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The Paleogene represents one of the more climatically dynamic periods in Earth history. Stable isotope–based reconstructions reveal a rather complex history of gradual and rapid warming and cooling (Miller et al., 1987; Miller and Katz, 1987; Stott and Kennet, 1990; Zachos et al., 1994, 2001). This includes a gradual 5-m.y.-long global warming trend that began in the late Paleocene and climaxed in the early Eocene in a 1- to 2-m.y.-long climatic optimum (early Eocene Climatic Optimum [EECO]), and a 12-m.y.-long steplike cooling trend that began in the early middle Eocene and culminated in the earliest Oligocene with the appearance of continental-scale ice sheets (Hambrey et al., 1991; Zachos et al., 1992). Among the more prominent events, however, is a brief but extreme greenhouse period known as the Paleocene–Eocene Thermal Maximum (PETM). This event occurred at ~55.0 Ma, midway through the Paleocene–Eocene warming trend, and was accompanied by major changes in ocean chemistry as inferred by shifts in carbon isotope patterns and in the distribution and preservation patterns of terrigenous and biogenic sediments on the seafloor (e.g., Bralower et al., 1995; Kennett and Stott, 1991; Robert and Kennett, 1997). In addition, this event was responsible for large-scale turnover of fauna and flora in the oceans and on land (e.g., Kelly et al., 1998; Koch et al., 1992, 1995; Thomas and Gooday, 1996; Thomas and Shackleton, 1996). Another notable transient is the earliest Oligocene Glacial Maximum (EOGM, also known as the Oi-1 Event), a brief but extreme glacial interval that occurred at ~33.4 Ma, coincident with the transition to permanent glacial conditions on Antarctica (e.g., Miller et al., 1987, 1991; Zachos et al., 1996). This transient, like the PETM, has been linked to major changes in ocean chemistry and ecology (Barrera and Huber, 1991, 1993; Salamy and Zachos, 1999; Thomas and Ward, 1990; Thunell and Corliss, 1986).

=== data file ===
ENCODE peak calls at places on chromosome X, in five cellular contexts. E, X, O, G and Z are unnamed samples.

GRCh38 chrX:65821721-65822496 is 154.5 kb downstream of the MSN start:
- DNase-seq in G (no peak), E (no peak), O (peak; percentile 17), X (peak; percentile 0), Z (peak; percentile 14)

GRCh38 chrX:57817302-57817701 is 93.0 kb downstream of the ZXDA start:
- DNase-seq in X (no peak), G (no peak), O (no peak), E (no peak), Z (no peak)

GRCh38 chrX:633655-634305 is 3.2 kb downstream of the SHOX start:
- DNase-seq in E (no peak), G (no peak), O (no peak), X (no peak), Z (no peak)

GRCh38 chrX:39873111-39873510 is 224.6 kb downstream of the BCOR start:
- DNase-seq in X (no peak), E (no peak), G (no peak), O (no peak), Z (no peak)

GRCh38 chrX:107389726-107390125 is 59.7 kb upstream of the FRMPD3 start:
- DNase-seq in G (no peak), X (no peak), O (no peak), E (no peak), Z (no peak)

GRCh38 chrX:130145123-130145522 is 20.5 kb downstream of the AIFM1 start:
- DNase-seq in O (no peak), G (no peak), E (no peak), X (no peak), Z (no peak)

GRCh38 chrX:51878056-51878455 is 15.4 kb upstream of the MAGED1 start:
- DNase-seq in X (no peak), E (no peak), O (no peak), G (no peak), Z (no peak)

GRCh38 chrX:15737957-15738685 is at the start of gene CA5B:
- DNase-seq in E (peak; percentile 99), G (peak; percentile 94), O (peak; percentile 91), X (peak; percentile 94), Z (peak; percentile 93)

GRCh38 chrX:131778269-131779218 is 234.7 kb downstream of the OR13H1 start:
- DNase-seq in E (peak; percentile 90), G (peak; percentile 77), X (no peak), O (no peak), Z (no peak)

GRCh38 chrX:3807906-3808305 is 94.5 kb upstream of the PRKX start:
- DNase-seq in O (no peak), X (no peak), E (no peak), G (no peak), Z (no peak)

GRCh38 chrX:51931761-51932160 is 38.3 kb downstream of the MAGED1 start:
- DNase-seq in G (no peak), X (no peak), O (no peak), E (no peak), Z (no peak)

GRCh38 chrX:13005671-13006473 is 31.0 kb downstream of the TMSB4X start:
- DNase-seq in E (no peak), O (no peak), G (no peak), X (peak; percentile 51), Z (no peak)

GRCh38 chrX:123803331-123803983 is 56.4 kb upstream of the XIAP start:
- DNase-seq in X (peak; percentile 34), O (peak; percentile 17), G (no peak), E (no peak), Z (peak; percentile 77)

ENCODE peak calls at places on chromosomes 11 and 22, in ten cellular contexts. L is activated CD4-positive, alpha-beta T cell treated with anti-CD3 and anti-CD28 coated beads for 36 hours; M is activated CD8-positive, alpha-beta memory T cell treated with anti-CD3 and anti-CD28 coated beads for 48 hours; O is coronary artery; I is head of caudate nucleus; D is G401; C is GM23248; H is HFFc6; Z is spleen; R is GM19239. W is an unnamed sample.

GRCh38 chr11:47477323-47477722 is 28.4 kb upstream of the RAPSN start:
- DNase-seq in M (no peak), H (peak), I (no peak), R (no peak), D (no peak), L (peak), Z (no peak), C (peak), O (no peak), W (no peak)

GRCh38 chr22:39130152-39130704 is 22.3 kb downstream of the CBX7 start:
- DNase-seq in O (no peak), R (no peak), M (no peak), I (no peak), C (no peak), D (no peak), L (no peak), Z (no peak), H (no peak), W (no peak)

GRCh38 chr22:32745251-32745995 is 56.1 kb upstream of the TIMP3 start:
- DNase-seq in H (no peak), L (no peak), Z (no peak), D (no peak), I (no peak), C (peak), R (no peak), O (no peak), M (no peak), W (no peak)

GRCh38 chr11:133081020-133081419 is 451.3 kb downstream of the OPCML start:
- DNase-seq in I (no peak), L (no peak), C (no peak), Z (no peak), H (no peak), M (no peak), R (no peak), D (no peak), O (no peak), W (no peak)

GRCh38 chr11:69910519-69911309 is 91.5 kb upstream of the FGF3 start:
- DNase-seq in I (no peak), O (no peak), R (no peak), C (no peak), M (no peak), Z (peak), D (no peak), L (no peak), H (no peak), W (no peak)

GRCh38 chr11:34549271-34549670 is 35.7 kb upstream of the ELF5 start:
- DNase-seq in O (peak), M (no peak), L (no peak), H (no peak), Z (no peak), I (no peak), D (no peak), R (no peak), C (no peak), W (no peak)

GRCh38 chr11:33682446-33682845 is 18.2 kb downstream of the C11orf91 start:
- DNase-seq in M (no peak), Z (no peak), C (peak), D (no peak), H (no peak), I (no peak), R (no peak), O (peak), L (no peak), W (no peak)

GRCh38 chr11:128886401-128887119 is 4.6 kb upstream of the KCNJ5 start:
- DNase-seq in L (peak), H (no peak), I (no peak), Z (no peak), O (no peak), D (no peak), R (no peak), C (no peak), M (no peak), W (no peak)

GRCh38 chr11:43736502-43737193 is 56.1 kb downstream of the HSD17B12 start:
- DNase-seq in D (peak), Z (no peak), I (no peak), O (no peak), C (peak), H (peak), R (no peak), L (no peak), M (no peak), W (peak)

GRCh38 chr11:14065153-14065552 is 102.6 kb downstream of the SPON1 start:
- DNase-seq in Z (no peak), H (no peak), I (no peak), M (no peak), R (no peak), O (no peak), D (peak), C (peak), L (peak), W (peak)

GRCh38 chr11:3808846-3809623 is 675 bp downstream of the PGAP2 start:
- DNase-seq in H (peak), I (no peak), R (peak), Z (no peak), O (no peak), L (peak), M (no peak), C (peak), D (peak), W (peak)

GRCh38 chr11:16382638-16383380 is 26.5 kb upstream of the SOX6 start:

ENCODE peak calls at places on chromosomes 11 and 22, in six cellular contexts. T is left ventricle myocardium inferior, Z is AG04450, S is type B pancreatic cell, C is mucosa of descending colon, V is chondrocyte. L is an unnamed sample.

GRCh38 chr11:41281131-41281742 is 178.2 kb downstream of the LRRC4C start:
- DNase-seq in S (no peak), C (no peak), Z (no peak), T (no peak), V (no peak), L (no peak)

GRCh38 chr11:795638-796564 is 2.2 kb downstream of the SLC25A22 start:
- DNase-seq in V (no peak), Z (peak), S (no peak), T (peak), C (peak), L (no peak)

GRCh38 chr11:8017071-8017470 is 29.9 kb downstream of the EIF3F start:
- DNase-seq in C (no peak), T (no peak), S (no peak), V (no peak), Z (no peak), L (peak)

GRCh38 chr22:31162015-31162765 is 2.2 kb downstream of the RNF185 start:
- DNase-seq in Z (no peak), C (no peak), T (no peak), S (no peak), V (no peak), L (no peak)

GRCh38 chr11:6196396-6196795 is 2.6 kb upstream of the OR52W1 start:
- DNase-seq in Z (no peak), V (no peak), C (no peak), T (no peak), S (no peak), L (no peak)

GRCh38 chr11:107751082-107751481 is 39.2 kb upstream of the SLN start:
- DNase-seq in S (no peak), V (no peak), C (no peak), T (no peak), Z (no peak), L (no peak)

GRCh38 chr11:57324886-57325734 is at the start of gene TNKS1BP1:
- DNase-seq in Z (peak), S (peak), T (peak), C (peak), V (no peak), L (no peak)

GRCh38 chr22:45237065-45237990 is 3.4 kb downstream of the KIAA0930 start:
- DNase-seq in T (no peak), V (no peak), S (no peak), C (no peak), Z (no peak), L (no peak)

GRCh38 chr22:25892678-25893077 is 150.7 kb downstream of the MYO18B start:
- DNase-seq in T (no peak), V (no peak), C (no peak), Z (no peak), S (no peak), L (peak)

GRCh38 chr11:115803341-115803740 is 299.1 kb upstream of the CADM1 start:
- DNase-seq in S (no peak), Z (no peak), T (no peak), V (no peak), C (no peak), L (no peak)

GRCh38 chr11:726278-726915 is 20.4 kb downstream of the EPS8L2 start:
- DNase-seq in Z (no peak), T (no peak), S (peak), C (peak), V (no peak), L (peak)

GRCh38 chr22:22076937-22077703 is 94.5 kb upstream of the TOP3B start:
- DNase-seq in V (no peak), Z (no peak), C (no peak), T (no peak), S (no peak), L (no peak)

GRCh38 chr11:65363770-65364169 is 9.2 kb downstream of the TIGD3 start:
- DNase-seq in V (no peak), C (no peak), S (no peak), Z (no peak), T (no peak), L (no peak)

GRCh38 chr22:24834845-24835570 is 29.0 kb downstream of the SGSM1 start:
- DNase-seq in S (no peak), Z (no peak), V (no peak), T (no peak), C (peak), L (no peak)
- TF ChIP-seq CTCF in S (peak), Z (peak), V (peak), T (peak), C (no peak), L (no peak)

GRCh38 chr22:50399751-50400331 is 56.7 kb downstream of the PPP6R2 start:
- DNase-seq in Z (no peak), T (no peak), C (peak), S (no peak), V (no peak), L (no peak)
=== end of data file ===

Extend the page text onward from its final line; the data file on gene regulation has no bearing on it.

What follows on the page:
Multiple hypotheses exist to explain the large-scale, long-term changes in Paleogene climate, though none have gained universal acceptance. In general, among the many factors, ocean gateways (continental geography) and greenhouse gas levels are recognized as the two key variables. Theoretical models have invoked either higher greenhouse gas levels or the absence of a circum-Antarctic current or some combination of the two to account for the EECO (Barron, 1985; Bice et al., 2000; Sloan and Barron, 1992; Sloan and Rea, 1996; Sloan et al., 1992, 1995). Similarly, the Oligocene glaciation has been attributed to both a reduction in greenhouse levels and the initiation of the Antarctic circumpolar current (e.g., Kennett and Shackleton, 1976; Mikolajewicz et al., 1993; Oglesby, 1991; Raymo et al., 1990; Rind and Chandler, 1991). The more abrupt transient excursions are more likely to have been forced by rapid changes in greenhouse gas levels because they transpire over short timescales (e.g., 103–104 yr) and, most importantly, are accompanied by geochemical and isotopic anomalies suggestive of major perturbations in the carbon and sulfur cycles (Dickens et al., 1995, 1997; Paytan et al., 1998; Pearson and Palmer, 2000; Schmitz et al., 1997; Stott and Kennet, 1990; Zachos et al., 1993).